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by LYNX Editor Margaret Pettis

Under a stunningly blue sky just a stone's throw from the rushing current of Dry Fork, HUPC board member Connie Bullis and I met with Ashley National Forest rangers, planners, Uinta Basin officials and two other conservationists to discuss the Forest's future plans for its Wild and Scenic River Eligibility Report. We were pleased to support the agency as we noted some changes for the better (as suggested by HUPC) in its list of 320+ miles of recommended Wild and Scenic Rivers on the forest.

Asserting that there is a valid place and public support for wild rivers, we countered opposition by local county representatives based on growth and its partner, thirst. While local county officials are demanding the inventory be reduced, we are standing firm in support of wildness.

At least the county folks heard that many citizens find intrinsic value in wild rivers not just another stretch to divert, dam, pump, enclose, or cross. One could not help but feel the heady surge in oil and gas development and influx of workers south of the range... and, once again, its looming pressure on all that is undeveloped!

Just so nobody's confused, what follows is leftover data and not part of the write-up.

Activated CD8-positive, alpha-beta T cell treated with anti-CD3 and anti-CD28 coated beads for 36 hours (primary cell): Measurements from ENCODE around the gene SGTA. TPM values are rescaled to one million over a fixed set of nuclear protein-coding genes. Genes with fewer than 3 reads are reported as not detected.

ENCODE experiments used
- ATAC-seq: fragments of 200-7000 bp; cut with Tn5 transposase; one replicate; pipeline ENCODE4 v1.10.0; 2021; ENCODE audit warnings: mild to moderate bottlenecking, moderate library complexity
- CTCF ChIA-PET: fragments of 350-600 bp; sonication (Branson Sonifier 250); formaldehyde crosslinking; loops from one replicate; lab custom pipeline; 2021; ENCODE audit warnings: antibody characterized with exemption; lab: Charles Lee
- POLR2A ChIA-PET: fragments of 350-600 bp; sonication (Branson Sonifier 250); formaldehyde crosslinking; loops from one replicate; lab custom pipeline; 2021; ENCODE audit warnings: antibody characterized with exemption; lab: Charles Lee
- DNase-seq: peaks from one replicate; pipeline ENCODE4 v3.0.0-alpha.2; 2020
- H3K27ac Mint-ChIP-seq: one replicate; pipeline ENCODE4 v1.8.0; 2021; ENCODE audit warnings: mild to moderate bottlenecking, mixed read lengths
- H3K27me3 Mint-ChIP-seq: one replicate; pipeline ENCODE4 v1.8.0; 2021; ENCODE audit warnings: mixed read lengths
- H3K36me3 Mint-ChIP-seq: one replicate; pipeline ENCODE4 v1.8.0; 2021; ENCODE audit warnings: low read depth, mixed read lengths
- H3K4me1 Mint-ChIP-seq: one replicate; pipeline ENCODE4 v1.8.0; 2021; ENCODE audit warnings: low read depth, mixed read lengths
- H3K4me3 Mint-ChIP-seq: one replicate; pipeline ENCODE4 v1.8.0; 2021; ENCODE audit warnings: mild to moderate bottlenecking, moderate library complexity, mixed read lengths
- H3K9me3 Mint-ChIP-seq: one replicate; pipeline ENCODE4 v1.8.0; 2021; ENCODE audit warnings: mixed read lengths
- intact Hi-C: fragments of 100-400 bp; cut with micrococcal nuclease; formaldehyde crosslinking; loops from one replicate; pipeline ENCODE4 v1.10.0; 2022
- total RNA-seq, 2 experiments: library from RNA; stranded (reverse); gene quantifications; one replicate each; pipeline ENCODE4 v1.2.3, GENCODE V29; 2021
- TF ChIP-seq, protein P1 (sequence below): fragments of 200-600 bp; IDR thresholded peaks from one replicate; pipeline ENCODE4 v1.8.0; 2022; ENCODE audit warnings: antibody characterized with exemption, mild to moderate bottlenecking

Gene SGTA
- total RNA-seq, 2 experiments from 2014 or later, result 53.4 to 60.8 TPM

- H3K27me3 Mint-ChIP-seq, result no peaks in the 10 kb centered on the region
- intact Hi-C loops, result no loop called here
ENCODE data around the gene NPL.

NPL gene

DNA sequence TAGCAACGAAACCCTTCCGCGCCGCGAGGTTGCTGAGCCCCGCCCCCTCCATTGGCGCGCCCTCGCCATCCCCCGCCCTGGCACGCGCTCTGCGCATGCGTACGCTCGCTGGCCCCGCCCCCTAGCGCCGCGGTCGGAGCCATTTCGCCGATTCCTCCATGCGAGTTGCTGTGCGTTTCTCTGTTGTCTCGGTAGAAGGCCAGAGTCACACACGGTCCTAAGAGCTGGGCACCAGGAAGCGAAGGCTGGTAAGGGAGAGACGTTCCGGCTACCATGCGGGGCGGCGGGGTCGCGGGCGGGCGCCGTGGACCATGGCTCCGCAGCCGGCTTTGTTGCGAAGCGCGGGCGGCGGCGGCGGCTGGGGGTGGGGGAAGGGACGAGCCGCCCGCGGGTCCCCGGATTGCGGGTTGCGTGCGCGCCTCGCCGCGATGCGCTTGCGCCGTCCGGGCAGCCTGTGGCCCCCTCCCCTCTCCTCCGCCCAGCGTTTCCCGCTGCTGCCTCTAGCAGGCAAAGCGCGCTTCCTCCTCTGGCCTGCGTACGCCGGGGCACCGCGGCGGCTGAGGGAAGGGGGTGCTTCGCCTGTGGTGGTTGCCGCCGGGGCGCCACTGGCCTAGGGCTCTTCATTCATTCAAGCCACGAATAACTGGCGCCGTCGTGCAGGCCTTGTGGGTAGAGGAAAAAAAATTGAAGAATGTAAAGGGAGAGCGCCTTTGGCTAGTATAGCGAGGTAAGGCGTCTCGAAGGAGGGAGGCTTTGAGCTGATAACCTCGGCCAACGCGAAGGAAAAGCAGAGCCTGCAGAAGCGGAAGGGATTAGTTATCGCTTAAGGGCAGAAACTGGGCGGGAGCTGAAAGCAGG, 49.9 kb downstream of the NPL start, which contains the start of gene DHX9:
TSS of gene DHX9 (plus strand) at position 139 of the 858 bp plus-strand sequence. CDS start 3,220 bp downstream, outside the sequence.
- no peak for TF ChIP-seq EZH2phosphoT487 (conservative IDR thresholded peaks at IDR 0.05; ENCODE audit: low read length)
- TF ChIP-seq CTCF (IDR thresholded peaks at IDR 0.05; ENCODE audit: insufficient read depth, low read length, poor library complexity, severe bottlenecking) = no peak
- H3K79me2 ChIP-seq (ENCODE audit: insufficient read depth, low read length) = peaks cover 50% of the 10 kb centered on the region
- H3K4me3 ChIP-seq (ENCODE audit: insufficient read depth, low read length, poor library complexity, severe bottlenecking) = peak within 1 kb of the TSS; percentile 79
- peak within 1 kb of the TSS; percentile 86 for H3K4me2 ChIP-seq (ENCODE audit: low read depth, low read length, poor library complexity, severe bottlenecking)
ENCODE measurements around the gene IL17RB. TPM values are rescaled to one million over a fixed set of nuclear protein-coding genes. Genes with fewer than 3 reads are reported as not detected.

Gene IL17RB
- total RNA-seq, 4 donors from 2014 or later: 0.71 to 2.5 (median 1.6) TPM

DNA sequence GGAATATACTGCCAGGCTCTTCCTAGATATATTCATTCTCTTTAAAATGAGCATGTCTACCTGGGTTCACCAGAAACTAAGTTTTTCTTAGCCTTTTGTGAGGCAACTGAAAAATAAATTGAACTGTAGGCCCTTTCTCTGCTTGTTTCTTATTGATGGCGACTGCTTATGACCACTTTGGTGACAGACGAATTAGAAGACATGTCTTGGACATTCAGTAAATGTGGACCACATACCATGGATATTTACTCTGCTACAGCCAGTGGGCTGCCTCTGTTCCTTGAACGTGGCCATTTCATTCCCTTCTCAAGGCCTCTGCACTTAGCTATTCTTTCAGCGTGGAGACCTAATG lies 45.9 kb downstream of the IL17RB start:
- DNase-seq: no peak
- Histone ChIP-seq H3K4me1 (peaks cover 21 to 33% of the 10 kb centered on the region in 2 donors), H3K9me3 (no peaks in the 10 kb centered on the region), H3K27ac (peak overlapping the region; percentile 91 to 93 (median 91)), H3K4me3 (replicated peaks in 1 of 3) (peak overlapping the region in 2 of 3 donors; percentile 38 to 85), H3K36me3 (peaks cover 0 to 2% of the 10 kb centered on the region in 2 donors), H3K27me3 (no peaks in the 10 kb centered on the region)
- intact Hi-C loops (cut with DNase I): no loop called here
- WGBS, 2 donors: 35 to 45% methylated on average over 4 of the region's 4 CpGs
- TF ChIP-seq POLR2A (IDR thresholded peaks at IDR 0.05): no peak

We gathered at a hard-hit fire ring at the trailhead for a bit of lunch, then bade farewell to the county folks who left when we hiked with the Forest Service up to an historic flume site. A flurry of wildflowers lined the old structures that offer yet another reason for protecting these unique river courses for their natural value of clear, clean water and unfettered banks/forest community.

We appreciated meeting with the agency, but assert that talk can be cheap. When we are invited to discuss these projects with the Forest Service, who supposedly will gather, value and use our input, then find our voice unheeded, we find our participation is pointless. At this point, the Forest Service appears to be firmly on the side of protecting qualifying stretches of wild rivers.

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